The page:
14 Things Every Potential Small Business Owner Must Do


In today’s economic climate, amidst layoffs, downsizing and the general tightening of corporate belts in order to maintain bottom line profit margins, more and more people are choosing to see this as an opportunity to follow their dreams of becoming a small business owner.

Don’t Jump The Entrepreneurial Shark On A Whim

Before quitting your day job there are some important things to consider and take care of long before you even think of launching your own entrepreneurial venture. That said, here are 14 things to think about in advance – some of which seem obvious, but are surprisingly overlooked by new small business owners far & wide.

Narrow Down Your Product/Service Offering

Have you ever heard someone say “Over 90% of small businesses fail?” I hear it all the time. And while I believe numbers and statistics can be easily manipulated to say just about anything, that’s still pretty staggering. Much of that failure can likely be attributed to small businesses having too broad a focus from the start. New small businesses tend to try to generate revenue from virtually any source and, as such, often spread themselves far too thin. Make sure your focus from the start is narrow and specialized to match your skills, goals and business model.  A successful entrepreneur doesn’t shift focus.

Decide On A Company Name

Seems pretty obvious, right? Right. What isn’t so obvious is what goes into creating a brand based on your new company name, or the time that goes into researching a potential company name. Consider these factors when choosing a company name:

  • Availability – is any other company anywhere in the United States (or you country of origin) using the same or similar company name? If there is another company using a similar name, but in a completely unrelated industry, you may still want consider it. However, at some point – even if the other company is not in competition with you in any way – there could be some branding issues from an Internet marketing standpoint. It is best to be completely unique whenever possible.
  • Market Research – knowing your audience is key. Check out some of the most successful companies you will be in competition with. Is there anything that stands out about them? What are their company names? Do they market using their full company name or a DBA? Corporations spend tons of money researching what will appeal to their target demographic. Whenever you can, take advantage of their investment to gain some insight into the psyche of your market without spending a dime.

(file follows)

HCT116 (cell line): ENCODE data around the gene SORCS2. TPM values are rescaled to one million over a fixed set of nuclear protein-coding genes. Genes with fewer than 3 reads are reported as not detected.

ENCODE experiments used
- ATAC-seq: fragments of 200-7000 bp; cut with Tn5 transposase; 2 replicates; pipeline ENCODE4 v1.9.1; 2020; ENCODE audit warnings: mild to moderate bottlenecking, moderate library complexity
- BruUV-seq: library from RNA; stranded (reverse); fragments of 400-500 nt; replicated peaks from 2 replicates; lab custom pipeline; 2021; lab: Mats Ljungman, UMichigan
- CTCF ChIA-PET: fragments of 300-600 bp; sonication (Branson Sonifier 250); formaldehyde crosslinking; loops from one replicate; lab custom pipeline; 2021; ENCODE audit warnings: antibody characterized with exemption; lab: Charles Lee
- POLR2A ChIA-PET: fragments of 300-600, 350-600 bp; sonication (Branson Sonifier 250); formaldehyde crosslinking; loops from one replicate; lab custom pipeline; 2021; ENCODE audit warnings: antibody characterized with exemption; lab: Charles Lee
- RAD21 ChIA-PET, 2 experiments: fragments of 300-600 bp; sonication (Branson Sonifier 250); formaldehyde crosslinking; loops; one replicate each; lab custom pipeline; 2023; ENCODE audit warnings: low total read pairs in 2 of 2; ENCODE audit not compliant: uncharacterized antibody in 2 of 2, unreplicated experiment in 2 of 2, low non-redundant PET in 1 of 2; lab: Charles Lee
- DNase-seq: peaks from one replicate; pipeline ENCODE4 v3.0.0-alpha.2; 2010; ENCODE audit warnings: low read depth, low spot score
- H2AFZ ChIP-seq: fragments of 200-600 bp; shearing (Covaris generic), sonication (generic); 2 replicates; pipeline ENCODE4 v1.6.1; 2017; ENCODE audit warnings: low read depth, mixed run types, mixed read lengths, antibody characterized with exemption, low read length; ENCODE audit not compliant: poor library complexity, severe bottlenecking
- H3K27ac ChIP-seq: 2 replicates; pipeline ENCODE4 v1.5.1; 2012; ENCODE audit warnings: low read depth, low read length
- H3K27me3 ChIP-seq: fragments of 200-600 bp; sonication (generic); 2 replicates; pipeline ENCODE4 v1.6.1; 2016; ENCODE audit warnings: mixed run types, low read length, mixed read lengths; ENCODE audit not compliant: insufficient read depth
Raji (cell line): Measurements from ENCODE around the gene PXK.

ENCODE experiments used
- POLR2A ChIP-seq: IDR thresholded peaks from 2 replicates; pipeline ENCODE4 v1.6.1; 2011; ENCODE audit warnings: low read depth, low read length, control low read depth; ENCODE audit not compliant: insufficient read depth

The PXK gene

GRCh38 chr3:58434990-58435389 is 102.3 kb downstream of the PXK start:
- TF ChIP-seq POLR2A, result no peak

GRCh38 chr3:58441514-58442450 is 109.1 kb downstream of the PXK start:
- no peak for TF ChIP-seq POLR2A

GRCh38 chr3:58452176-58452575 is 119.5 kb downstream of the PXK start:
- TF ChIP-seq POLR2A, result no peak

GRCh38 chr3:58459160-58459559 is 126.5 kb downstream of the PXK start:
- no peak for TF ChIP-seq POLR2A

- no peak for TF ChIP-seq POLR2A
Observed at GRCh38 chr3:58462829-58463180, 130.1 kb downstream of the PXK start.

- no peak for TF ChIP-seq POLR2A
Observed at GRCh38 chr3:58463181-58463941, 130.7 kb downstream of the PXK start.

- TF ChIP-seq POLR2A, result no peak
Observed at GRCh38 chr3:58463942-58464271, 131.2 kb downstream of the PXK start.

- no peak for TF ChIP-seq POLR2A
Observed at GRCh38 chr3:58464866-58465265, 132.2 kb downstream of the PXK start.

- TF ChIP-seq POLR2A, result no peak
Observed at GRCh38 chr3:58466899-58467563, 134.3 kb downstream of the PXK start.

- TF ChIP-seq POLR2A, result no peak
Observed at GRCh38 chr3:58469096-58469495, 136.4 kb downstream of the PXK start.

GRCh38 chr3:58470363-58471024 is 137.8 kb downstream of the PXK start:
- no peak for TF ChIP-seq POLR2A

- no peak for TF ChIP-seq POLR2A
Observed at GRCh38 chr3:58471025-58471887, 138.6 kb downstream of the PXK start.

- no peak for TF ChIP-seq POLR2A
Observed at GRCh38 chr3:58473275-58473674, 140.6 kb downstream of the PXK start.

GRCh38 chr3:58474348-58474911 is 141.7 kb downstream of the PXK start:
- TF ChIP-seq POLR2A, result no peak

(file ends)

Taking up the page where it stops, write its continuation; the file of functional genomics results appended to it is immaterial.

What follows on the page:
Where Will Your Business Be Located?

Again, this seems obvious…but you’d be surprised how many small business owners rent retail, industrial or office space without fully considering what they will need out of the space. You want to make these decisions long before they have the potential to impact your business. Is this a home based business? Do you need a retail location? What is the cost for the space you want to occupy? Will you own, rent, lease to buy?

Will You Have A Staff or Are You On Your Own?

How much of this work are you going to be able to handle on your own from the start? Will you need a full-time staff to meet the demand for your products or services? Will part-time help be sufficient? Who will handle the employment paperwork? Payroll? Recordkeeping? Hiring employees certainly does raise the bar on the level of difficulty for a start up, so great consideration should be given to this issue long before you launch.

Corporate Structure Options

There are a lot of corporate structures that address a variety of business needs. Should you opt for an LLC, a sole-proprietorship, S-corporation, C-corporation? Consult an accountant and/or attorney to help determine which corporate structure will work best for your business.

Establish Your Business Entity

Once you’ve decided on a business name and corporate structure, it’s time to file the paperwork. Can you do it yourself? Sure…but you probably shouldn’t go it completely alone. You could hire an attorney to handle it for you, but that can get a little pricey. There are a variety of companies out there that can help you. The Company Corporation and Legal Zoom are two such companies.

Projecting Sales and Expenses

It’s important to know where you are now and have a plan for moving forward. Estimating your monthly expenses and projecting sales on a cash flow statement is an integral part of the planning for any small business venture. More detailed cash flow statements will be created during the development of the business plan, but having an estimate in mind from the start is important.

Additional things to take into consideration:

  • Complete a break-even analysis
  • Establish a business-specific bank account
  • Business communication system – cell phone, e-mail, VoIP, etc.
  • Buy basic necessary equipment – computer, manufacturing, etc.
  • Start building a list of potential customers
  • Find a graphic/web designer & SEO/Internet Marketing
  • Consider your future plans – investor control, your ownership percentage, etc.
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